Holacracy – the self-managed organisational structure used by pioneering companies like Zappos and Medium – is set to grow beyond its initial ‘self-protective’ phase by making a major shift towards open source.
People can now use Holacracy with confidence that this isn’t proprietarily controlled by one company
– Brian Robertson
A new “app design” toolkit will allow organizations “to address common organizational issues like talent management (e.g. hiring, firing, compensation), operations (e.g. strategic planning, supply-chain logistics, resource allocation), and organization design (e.g. new regional divisions, mergers and acquisitions, expansion), announces the Holacracy App Store.
The developer of Holacracy Brian Robertson used a global webinar to announce coming shift to a ‘free culture’ Creative Commons open source licence for the Holacracy Constitution – which a growing number of organizations use to guide their self-managed ‘operating system’.
Others will now be able to create their own derivatives and use it for commercial gain – though the Creative Commons share-a-like licence means they must be released under the same licence, not made proprietary.
“It’s out there for the world”, Brian told the webinar – explaining how the first years of Holacracy’s growth had seen a ‘relationships stance’ to other methods which was ‘cautious, suspicious and stand-offish’.
This open source shift “moves this from one company’s thing to a much broader community and movement thing. People can now use this with confidence that this isn’t proprietarily controlled by one company,” he said.
“It’s just a maturing up of the whole industry and the whole movement around holacracy… we’re looking at how do we support this broader move to self-organised enterprises”.
This is “helping it connect into the world and do its work in the world on a much larger level and inviting others to impact it, influence it, integrate with it, connect with others and other movements.”
This heralds a deeper change in Holacracy’s purpose: “our purpose itself is evolving to something new and something ‘next’ for us”.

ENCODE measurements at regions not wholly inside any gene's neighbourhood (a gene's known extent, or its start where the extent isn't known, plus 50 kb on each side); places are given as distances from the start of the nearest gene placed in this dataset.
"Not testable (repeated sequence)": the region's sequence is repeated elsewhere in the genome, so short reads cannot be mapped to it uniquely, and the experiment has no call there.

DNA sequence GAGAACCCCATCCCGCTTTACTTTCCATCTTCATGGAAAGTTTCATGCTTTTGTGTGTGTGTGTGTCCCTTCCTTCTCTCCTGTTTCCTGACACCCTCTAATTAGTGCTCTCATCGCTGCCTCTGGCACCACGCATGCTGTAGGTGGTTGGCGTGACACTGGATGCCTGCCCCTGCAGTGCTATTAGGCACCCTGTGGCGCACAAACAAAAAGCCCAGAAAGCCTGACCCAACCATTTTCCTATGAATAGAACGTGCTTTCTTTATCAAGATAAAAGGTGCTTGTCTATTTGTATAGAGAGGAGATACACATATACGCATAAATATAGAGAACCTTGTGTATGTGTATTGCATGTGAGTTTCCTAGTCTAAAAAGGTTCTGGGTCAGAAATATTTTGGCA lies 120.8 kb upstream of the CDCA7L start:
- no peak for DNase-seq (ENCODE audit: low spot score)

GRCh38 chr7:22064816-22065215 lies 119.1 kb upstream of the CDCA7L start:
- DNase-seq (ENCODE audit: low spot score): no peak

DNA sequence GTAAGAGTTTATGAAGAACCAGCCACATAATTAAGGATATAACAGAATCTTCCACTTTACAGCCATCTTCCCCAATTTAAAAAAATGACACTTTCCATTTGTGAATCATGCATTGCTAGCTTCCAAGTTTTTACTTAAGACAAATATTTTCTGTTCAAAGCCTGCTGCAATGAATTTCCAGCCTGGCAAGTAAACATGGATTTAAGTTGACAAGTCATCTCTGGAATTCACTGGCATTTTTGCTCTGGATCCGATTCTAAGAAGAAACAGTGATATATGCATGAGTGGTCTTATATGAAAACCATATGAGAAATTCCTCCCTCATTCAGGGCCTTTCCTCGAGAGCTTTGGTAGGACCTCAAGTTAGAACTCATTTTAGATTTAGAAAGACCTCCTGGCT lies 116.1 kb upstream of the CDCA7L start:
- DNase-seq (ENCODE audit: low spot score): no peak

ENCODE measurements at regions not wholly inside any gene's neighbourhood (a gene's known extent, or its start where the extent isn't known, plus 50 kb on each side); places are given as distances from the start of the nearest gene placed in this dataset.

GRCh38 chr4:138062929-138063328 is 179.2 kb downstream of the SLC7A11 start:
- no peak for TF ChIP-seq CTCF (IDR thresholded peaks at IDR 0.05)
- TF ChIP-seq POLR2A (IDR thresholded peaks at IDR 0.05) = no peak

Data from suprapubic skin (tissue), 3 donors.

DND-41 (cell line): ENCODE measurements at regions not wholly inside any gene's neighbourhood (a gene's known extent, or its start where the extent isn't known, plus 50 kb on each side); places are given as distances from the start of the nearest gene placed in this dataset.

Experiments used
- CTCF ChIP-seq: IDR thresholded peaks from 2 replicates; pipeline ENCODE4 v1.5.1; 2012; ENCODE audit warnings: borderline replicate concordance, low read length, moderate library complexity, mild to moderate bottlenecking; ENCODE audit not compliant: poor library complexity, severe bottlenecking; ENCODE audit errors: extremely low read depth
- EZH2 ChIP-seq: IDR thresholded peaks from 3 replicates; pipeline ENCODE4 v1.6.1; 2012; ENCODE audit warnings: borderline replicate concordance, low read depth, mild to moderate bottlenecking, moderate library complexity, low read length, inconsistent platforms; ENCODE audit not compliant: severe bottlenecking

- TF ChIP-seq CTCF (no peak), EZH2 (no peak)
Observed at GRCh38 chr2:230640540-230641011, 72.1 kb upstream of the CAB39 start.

The Holacracy website explains: “we’re also shifting the focus of our consulting work from primarily implementing Holacracy in organizations to supporting those organizations leveraging it through business processes better aligned with Holacracy’s distributed authority paradigm. This is the next milestone to make Holacracy “stick”.“
Farewell to painful legalese
Brian also used the webinar to announce that they will release a new version of Holacracy constitution anytime now that does away with the legalese – “like a bad laywer wrote it” – rather than wait for the major version 5.0 release in a few months to make the change.
“I’m a bit embarrassed…. at just how much unnecessary complexity there is in the language”, Brian explained.
“The legalese… is really, really high. It’s just not friendly, it’s not readable, it’s not easy to use. It’s painful and it makes it harder to understand the rules and to use the constitution as it was intended, which was as a reference.”
These improvements have seen the length of the Constitution cut by a third.
There has also been a move to reduce the amount of time people need to spend in Holacracy ‘Governance’ meetings, by allowing proposed changes to roles and responsibilities to be submitted outside of the meetings.
Brian also used the webinar to share – tantalisingly briefly – a draft ‘maturity map’ of how a wide range of organisational characteristics can evolve through stages to full embeddedness – a final version will be made public soon.
He stressed that all this is not ultimately about Holacracy itself but about what it enables self-managed organisations to achieve: “Looking at the companies people are building using this tool is really inspiring”.
Other coming developments include a major overhaul to the community of practice; a wiki; and a conference about Holacracy and self-organisation – ‘to bring together the broader community’.